It is no exaggeration to say that Mercedes had the most prolific range of new models on display at Geneva, and probably put on the best pre-night show as well.
The E63 AMG S 4Matic adds serious pace to estate car space.
Following hard on the heels of the Coupe, the E-Class Convertible completes the E-Class range that has been building up rapidly since the saloon went on sale early last year.
The Mercedes-Maybach G 650 Landaulet was undoubtedly the largest of the attention grabbing new models.
In its 50th Anniversary year, AMG has been giving itself a number of birthday presents, including the AMG GT C Roadster Edition 50. While the Project One hypercar with its 1.6 litre Formula 1 engine was the talk of the town, the company presented the altogether more practical and affordable GT Concept.
The GT Concept shown at Geneva is a four-door, four-seat grand tourer internally coded X290, but dubbed GT4 because it has four-doors, four seats and four-wheel-drive.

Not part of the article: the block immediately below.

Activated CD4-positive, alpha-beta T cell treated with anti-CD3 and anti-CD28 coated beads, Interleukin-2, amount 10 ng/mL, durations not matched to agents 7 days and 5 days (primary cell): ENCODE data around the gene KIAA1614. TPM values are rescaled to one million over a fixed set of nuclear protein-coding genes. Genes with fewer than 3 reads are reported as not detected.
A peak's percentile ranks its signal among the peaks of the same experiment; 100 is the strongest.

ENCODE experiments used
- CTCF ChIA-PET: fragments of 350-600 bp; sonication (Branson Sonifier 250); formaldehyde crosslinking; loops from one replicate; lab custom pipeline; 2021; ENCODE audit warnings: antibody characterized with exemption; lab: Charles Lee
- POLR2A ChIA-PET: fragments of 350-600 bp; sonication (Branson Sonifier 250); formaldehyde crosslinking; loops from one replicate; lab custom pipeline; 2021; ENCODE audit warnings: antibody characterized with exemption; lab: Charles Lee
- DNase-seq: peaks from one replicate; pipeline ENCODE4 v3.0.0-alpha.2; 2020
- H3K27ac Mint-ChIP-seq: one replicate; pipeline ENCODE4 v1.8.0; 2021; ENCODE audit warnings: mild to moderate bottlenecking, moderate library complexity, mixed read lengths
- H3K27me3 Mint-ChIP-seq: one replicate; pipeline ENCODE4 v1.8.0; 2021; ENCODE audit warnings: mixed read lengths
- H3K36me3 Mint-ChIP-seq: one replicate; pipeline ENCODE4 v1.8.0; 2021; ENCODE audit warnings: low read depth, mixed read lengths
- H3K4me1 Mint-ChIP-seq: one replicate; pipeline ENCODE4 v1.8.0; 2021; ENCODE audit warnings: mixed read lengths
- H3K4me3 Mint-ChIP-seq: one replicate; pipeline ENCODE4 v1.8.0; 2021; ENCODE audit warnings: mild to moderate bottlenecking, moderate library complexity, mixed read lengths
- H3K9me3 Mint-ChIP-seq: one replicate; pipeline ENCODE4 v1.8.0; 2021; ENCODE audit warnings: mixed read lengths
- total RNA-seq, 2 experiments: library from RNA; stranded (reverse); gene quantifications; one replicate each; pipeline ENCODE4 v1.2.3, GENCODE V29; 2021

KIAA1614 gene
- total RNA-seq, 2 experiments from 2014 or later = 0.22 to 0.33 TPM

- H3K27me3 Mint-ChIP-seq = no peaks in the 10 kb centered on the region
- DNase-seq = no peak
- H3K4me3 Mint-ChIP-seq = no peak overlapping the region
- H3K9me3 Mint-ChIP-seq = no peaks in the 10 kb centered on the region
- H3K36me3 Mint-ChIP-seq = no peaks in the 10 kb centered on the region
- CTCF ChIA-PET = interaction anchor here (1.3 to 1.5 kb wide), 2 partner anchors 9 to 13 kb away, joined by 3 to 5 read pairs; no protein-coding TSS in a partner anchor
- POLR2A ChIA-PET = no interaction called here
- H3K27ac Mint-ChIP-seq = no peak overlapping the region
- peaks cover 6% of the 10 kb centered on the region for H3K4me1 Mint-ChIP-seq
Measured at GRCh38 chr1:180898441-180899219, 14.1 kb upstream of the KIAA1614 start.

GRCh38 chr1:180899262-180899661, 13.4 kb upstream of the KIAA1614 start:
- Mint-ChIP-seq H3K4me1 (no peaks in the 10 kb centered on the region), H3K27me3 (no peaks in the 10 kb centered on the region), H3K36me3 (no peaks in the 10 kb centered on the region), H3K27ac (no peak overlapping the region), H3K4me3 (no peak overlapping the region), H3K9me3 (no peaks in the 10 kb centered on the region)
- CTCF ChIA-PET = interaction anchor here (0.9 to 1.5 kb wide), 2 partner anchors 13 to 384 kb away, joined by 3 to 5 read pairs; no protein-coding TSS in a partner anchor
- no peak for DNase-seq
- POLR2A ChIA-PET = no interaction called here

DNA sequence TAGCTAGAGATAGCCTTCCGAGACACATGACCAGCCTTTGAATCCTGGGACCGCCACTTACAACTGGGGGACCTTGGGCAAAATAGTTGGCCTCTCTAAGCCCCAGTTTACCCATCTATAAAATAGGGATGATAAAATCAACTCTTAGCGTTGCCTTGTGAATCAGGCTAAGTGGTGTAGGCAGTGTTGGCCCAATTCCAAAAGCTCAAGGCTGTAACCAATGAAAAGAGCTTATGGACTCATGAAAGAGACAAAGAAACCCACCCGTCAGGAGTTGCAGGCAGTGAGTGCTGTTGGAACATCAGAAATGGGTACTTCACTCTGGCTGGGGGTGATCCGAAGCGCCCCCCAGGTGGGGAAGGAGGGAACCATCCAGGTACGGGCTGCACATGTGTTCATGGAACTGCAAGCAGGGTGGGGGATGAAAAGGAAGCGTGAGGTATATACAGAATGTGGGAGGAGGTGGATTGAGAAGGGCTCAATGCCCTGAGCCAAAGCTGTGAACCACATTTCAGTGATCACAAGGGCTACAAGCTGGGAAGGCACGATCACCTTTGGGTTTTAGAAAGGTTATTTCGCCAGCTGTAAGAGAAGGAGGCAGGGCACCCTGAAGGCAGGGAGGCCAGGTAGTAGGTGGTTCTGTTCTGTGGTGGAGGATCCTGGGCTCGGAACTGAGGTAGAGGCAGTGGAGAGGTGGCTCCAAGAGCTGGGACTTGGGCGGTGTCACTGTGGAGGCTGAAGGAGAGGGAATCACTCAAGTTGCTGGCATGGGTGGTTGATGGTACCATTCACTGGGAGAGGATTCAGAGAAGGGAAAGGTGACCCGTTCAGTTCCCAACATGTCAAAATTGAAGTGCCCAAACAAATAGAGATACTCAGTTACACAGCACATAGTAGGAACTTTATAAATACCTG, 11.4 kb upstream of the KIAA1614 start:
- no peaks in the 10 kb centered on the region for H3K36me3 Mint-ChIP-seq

Due out in 2019, the production car will be based on the current E-Class platform. Tobias Moers confirmed that the car will be available with a bi-turbo V8 delivering over 600hp, while a petrol-electric hybrid version could offer as much as 800hp.
The complete break from using a standard Mercedes model as the base car endorses AMG’s dramatic success as the performance sub-brand of Mercedes. With sales of 99,235 cars in 2016, a greater than three-fold increase from 2011, it is no surprise that AMG has been given the keys to the kingdom by the Mercedes management board.
BMW debuted their handsome new 5-Series Touring, which is 36mm longer than the outgoing model. Boot capacity is up by 10 litres to 570 litres, with a full 1,700 litres available with the seats folded flat. The engine range is similar to the saloons, with the xDrive 4WD system offered as an option for most of the range.
Making 602hp and 800Nm of torque, bi-turbo V12 powered BMW’s M760Li xDrive flagship is an unlikely contender for drag racing supercars. Silky smooth V12 power and a luxurious cabin means you’d hardly break a sweat while doing 0-100km/h in 3.6 sec on the way to 302km/h.